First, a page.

John locke an essay

The final section of the Essay deals with the sections of knowledge. In this view, with the exception of the self and God, all knowledge of existing things is dependent upon sensation. The shortage of real knowledge is fulfilled to some extent by human judgment, which assumes things to be true without actually being aware of the connections. And, according to Locke's commonsense attitude, the major limitations placed upon knowledge reflect that man's mental capacity is appropriate for his character and situation.

After the Civil War ended in 1646, Locke aged 14, was sent to Westminster School in London. He was an able student and was elected a King’s Scholar for his academic merit – a form of scholarship. However, he did not particularly enjoy his time at school; he later wrote a pamphlet “ Some Thoughts Concerning Education ” (1693) criticising the emphasis of public schools on corporal punishment and a dry, narrow, academic outlook. Locke felt education should promote more than book learning, but good morals and the development of reason.

Oxford had enjoyed an influx of scientific inquiry and humanism – Roger Bacon (1220-92), John Wycliffe (1330-84), Desiderius Erasmus (1469-1536) and Sir Thomas More (1477-1535), all had their influence on the colleges. The present head of Christ Church for Locke was the Presbyterian John Owen (1616-83), a Puritan proponent of toleration and independence for Protestant sects and an earlier supporter and follower of Oliver Cromwell (1599-1658). (Owen travelled with Cromwell into his wars in Scotland and Ireland). Avoiding a career in theology and despising the dry Scholasticism (although the techniques and knowledge were of great use to his mind), Locke concentrated his studies on medical science at Oxford and later held teaching and diplomatic positions until meeting up with Lord Ashley Cooper in 1666 (later Earl of Shaftesbury). The position of a don was Locke’s preferred ambition and would have loved to live his whole life at Oxford – but events altered this path and he was illegally ejected on political grounds in 1684 from his studentship at Christ Church.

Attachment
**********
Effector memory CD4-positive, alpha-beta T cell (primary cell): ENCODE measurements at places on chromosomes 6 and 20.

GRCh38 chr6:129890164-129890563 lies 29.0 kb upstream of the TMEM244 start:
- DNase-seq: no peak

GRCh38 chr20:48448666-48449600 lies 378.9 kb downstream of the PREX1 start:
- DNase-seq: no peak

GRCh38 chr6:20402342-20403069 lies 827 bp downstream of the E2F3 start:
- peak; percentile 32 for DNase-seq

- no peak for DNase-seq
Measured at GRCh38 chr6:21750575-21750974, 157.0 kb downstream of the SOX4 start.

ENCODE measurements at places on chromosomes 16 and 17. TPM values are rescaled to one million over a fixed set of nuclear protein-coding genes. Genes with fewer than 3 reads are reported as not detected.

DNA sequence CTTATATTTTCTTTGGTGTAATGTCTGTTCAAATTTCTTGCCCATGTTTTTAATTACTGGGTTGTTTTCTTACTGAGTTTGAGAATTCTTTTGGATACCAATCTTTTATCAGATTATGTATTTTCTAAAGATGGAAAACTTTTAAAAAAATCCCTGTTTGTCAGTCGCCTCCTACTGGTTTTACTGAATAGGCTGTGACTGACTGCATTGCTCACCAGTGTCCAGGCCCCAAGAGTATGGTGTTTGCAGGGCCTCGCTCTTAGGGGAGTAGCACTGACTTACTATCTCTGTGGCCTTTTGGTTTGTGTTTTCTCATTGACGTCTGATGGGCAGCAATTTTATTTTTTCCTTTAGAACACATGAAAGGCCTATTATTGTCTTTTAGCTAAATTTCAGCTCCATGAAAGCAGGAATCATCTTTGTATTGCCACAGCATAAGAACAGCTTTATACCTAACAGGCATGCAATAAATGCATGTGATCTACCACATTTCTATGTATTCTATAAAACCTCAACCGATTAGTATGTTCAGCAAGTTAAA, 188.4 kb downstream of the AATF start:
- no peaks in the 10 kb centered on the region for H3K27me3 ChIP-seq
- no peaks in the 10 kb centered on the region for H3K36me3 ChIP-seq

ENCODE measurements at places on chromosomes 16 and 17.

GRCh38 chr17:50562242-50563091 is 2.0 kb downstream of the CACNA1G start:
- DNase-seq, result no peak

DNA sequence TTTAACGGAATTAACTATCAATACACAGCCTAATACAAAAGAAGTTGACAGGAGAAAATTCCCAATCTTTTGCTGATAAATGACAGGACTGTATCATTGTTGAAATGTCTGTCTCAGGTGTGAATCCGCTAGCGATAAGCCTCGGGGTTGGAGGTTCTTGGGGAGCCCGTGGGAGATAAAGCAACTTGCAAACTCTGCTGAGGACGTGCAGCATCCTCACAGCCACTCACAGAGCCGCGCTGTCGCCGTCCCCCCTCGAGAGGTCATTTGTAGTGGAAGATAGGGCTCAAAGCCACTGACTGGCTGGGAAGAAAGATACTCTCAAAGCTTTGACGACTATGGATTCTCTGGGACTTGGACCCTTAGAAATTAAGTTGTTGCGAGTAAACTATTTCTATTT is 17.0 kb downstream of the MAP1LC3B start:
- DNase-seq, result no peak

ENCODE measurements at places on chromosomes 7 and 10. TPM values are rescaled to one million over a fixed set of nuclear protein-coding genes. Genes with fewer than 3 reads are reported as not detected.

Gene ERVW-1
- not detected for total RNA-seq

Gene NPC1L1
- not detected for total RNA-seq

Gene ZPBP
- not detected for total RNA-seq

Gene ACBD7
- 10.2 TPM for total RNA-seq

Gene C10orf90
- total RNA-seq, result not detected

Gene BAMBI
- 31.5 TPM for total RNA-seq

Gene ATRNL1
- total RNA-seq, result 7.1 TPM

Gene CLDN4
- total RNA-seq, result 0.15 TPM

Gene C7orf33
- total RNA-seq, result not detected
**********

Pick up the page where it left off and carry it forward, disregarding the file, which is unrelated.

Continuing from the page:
The “Two Treatises of Government” (1690) offered political theories developed and refined by Locke during his years at Shaftesbury’s side. Rejecting the divine right of kings, Locke said that societies form governments by mutual (and, in later generations, tacit) agreement. Thus, when a king loses the consent of the governed, a society may remove him—an approach quoted almost verbatim in Thomas Jefferson’s 1776 Declaration of Independence . Locke also developed a definition of property as the product of a person’s labor that would be foundational for both Adam Smith’s capitalism and Karl Marx’s socialism.

John locke an essay

john locke an essay

The “Two Treatises of Government” (1690) offered political theories developed and refined by Locke during his years at Shaftesbury’s side. Rejecting the divine right of kings, Locke said that societies form governments by mutual (and, in later generations, tacit) agreement. Thus, when a king loses the consent of the governed, a society may remove him—an approach quoted almost verbatim in Thomas Jefferson’s 1776 Declaration of Independence . Locke also developed a definition of property as the product of a person’s labor that would be foundational for both Adam Smith’s capitalism and Karl Marx’s socialism.

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